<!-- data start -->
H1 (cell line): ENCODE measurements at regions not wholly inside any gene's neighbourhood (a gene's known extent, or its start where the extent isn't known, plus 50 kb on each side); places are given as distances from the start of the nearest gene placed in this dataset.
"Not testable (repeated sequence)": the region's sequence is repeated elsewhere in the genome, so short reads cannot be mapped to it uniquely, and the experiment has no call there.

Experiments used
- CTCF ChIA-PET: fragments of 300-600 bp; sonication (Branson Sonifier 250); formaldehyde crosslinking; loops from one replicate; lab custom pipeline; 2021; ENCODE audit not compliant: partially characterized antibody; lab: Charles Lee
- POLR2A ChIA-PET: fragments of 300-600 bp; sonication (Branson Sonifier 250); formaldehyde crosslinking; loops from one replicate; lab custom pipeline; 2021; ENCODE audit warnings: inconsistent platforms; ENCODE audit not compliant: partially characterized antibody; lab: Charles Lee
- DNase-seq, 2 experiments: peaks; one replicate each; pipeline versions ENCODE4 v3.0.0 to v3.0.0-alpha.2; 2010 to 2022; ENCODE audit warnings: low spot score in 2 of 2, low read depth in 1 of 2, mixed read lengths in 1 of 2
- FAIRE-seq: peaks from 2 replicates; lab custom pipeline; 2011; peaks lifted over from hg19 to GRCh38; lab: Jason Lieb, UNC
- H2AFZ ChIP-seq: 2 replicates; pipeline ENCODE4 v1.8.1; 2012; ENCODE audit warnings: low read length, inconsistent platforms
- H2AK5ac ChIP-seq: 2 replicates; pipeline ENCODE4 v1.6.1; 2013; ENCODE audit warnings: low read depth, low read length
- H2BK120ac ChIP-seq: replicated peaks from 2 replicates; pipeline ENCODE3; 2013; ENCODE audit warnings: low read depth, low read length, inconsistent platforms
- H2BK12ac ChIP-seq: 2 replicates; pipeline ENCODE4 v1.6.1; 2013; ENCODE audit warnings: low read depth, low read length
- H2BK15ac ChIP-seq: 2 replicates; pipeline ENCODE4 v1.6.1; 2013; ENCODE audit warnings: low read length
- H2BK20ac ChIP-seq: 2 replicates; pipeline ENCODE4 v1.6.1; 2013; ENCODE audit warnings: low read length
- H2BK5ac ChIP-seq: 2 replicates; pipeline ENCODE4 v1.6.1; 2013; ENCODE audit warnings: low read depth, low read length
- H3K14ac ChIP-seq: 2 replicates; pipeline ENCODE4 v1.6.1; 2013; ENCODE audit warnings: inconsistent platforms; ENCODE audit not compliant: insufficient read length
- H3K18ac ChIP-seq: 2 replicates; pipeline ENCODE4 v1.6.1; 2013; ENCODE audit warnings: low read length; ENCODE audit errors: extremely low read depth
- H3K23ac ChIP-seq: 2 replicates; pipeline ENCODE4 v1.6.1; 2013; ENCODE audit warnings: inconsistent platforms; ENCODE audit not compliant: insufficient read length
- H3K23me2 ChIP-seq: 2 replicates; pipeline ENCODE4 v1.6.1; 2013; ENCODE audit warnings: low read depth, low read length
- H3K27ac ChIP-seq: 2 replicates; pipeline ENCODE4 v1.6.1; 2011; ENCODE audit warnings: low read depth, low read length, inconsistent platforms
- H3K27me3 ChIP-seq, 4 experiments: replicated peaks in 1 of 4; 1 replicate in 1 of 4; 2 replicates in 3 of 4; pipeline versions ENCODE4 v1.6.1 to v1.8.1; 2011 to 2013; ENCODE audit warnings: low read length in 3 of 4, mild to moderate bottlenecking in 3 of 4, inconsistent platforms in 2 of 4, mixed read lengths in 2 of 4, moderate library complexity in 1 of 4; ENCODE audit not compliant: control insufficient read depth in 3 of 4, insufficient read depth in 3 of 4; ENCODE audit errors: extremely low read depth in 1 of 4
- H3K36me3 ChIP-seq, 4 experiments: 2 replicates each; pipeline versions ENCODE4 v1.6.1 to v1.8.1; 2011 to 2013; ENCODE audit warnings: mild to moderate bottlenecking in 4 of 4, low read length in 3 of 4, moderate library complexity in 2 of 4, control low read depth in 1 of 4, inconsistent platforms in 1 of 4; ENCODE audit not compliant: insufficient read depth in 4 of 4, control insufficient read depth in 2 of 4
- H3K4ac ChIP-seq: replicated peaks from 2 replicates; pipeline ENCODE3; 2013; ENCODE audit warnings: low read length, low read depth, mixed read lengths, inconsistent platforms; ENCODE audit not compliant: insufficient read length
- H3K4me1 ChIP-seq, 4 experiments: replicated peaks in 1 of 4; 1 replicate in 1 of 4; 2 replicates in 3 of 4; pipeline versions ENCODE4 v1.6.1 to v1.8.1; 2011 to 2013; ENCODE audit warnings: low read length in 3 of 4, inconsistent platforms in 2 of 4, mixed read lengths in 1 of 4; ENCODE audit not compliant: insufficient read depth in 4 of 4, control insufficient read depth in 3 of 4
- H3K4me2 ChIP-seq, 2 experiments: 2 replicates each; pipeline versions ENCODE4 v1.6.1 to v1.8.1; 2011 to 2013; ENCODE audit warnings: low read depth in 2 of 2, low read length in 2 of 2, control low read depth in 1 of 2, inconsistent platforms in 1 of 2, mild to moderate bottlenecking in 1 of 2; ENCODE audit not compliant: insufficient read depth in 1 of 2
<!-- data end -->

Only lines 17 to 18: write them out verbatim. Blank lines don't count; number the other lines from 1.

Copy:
- H3K23ac ChIP-seq: 2 replicates; pipeline ENCODE4 v1.6.1; 2013; ENCODE audit warnings: inconsistent platforms; ENCODE audit not compliant: insufficient read length
- H3K23me2 ChIP-seq: 2 replicates; pipeline ENCODE4 v1.6.1; 2013; ENCODE audit warnings: low read depth, low read length